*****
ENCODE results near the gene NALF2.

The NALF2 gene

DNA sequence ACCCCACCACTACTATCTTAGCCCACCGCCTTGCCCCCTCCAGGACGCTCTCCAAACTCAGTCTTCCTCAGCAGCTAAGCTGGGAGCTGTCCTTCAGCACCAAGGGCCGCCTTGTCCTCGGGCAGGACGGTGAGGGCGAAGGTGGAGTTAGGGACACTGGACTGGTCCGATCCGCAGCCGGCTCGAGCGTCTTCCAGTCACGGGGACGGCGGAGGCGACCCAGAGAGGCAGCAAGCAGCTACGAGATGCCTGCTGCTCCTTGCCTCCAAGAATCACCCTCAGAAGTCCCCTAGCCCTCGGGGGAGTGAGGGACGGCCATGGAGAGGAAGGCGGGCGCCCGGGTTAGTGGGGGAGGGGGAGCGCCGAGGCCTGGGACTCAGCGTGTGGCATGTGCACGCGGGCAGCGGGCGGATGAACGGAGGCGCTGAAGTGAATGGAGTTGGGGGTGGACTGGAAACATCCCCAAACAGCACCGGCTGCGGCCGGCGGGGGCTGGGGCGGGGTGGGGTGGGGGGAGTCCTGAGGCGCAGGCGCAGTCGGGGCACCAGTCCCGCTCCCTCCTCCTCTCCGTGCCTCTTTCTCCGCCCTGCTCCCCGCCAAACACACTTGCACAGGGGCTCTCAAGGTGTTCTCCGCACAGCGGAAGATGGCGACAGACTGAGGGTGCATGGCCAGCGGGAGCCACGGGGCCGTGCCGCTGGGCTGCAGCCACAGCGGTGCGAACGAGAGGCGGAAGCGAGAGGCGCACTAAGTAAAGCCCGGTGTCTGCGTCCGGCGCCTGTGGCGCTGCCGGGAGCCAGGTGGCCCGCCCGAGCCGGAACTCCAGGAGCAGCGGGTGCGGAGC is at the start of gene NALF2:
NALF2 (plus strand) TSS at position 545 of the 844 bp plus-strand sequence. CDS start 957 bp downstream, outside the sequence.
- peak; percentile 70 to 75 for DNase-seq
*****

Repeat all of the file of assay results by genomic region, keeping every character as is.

ENCODE results near the gene NALF2.

The NALF2 gene

DNA sequence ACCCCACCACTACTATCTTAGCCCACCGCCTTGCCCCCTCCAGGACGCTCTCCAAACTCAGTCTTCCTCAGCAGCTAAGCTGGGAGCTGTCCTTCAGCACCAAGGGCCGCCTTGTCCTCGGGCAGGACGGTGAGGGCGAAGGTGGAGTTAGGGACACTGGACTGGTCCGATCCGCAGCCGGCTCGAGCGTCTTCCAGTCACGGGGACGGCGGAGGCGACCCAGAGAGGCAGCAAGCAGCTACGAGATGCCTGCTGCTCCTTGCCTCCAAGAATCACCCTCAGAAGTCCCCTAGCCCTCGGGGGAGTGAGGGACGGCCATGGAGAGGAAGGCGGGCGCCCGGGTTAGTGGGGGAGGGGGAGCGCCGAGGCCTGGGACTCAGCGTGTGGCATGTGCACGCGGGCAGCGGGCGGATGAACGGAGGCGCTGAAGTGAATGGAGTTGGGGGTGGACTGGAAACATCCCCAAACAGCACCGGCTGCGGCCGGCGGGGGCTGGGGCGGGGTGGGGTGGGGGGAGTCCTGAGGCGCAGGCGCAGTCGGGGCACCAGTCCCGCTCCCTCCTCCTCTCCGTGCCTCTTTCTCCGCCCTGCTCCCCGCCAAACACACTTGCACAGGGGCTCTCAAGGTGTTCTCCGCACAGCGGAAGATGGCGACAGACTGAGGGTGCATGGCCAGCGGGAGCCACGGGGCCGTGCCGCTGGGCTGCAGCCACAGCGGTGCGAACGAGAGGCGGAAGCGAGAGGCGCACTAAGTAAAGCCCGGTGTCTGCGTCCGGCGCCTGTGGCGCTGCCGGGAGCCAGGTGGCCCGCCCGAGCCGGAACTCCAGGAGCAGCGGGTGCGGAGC is at the start of gene NALF2:
NALF2 (plus strand) TSS at position 545 of the 844 bp plus-strand sequence. CDS start 957 bp downstream, outside the sequence.
- peak; percentile 70 to 75 for DNase-seq